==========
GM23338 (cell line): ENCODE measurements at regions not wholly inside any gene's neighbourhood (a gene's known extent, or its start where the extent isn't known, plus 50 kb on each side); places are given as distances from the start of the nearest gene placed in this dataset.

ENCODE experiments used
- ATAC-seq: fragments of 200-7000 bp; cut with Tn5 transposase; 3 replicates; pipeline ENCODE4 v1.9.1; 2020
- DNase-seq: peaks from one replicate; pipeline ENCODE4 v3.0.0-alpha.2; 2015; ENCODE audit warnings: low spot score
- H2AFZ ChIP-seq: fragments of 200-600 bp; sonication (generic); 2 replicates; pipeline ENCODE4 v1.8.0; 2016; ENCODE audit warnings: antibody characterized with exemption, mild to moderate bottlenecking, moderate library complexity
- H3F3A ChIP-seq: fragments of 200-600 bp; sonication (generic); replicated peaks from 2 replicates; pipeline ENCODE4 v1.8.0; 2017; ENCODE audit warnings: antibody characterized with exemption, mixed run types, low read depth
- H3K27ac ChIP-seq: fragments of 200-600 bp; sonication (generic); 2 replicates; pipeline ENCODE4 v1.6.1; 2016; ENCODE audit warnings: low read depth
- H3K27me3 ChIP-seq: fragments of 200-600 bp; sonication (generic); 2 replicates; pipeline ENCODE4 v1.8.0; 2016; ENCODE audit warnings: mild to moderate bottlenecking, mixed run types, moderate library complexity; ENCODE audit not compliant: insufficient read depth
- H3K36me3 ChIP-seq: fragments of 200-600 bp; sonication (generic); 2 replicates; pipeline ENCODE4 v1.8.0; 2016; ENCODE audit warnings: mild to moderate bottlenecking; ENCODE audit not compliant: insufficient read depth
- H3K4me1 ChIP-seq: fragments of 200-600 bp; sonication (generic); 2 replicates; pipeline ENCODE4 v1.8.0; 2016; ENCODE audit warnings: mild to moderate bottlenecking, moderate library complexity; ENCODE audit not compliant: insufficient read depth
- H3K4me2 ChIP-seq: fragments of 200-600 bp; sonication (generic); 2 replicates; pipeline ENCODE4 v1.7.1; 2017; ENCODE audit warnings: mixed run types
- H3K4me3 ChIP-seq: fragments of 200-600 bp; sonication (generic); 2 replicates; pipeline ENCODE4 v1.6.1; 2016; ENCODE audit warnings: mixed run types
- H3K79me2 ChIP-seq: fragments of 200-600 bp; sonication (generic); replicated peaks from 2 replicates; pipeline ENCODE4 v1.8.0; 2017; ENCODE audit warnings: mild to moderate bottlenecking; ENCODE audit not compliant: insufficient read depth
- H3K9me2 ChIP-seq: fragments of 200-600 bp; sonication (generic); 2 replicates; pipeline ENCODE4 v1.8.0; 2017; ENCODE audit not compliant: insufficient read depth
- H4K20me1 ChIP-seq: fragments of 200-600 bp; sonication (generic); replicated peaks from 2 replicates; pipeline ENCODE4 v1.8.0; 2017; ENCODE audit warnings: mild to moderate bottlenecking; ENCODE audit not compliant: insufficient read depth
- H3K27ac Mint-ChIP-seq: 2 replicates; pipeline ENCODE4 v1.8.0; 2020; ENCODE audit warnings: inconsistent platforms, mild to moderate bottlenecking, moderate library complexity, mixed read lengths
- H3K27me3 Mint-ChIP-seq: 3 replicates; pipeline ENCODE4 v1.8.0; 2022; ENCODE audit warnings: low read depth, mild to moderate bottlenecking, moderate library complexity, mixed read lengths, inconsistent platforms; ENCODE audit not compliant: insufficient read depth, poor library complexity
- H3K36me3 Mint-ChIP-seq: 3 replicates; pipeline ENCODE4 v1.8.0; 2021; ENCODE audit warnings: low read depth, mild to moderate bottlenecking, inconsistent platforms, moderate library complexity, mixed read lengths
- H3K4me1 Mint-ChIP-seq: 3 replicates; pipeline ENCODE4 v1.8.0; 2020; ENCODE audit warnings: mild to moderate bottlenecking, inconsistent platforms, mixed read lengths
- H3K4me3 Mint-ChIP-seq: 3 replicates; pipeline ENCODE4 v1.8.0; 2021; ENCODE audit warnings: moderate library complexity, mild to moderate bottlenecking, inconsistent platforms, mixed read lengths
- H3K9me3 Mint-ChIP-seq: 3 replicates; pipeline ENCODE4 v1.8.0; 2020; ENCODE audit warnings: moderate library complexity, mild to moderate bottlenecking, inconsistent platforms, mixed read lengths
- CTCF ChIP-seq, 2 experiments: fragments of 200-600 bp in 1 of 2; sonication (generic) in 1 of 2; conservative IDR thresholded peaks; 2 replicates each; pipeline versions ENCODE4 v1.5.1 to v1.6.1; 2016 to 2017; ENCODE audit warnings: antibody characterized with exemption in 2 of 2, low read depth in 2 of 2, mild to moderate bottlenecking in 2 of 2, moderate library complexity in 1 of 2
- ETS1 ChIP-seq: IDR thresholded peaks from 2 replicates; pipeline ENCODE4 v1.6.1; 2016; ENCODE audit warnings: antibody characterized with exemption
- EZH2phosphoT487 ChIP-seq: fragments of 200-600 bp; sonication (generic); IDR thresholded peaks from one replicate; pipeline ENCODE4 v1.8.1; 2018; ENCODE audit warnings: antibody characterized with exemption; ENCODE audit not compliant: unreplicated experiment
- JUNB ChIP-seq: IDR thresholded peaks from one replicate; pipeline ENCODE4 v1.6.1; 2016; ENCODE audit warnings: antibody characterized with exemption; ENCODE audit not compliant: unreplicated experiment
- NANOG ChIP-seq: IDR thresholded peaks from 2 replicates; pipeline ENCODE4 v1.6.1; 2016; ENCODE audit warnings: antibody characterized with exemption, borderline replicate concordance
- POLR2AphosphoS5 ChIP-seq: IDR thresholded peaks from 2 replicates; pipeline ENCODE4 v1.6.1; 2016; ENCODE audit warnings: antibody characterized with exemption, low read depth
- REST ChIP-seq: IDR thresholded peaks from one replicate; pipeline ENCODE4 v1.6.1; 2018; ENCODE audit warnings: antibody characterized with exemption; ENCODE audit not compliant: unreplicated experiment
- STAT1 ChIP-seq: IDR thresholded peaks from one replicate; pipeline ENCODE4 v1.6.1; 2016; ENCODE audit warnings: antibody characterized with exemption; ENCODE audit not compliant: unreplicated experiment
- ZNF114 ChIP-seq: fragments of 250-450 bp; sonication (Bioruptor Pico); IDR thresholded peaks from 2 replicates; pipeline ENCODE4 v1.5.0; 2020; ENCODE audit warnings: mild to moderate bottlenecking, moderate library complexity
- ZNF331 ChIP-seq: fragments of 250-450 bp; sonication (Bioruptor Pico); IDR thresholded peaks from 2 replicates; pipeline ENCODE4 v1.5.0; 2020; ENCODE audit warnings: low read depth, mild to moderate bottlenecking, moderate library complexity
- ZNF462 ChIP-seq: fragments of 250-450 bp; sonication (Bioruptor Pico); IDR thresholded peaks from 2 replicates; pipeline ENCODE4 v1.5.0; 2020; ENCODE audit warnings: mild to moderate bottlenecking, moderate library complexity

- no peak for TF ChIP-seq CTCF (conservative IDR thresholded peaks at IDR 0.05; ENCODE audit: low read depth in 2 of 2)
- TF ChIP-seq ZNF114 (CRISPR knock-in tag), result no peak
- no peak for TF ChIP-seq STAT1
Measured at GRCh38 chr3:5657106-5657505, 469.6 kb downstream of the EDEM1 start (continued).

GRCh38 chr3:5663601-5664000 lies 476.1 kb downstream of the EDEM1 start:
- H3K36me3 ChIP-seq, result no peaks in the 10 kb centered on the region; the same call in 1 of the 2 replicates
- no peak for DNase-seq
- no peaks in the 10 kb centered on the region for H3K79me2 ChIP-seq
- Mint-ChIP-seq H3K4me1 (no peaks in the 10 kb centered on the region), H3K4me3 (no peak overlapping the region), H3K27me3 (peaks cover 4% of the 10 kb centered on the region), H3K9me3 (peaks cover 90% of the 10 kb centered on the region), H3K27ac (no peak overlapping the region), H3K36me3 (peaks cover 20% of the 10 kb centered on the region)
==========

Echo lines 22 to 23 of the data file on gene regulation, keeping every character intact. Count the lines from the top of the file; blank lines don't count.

- CTCF ChIP-seq, 2 experiments: fragments of 200-600 bp in 1 of 2; sonication (generic) in 1 of 2; conservative IDR thresholded peaks; 2 replicates each; pipeline versions ENCODE4 v1.5.1 to v1.6.1; 2016 to 2017; ENCODE audit warnings: antibody characterized with exemption in 2 of 2, low read depth in 2 of 2, mild to moderate bottlenecking in 2 of 2, moderate library complexity in 1 of 2
- ETS1 ChIP-seq: IDR thresholded peaks from 2 replicates; pipeline ENCODE4 v1.6.1; 2016; ENCODE audit warnings: antibody characterized with exemption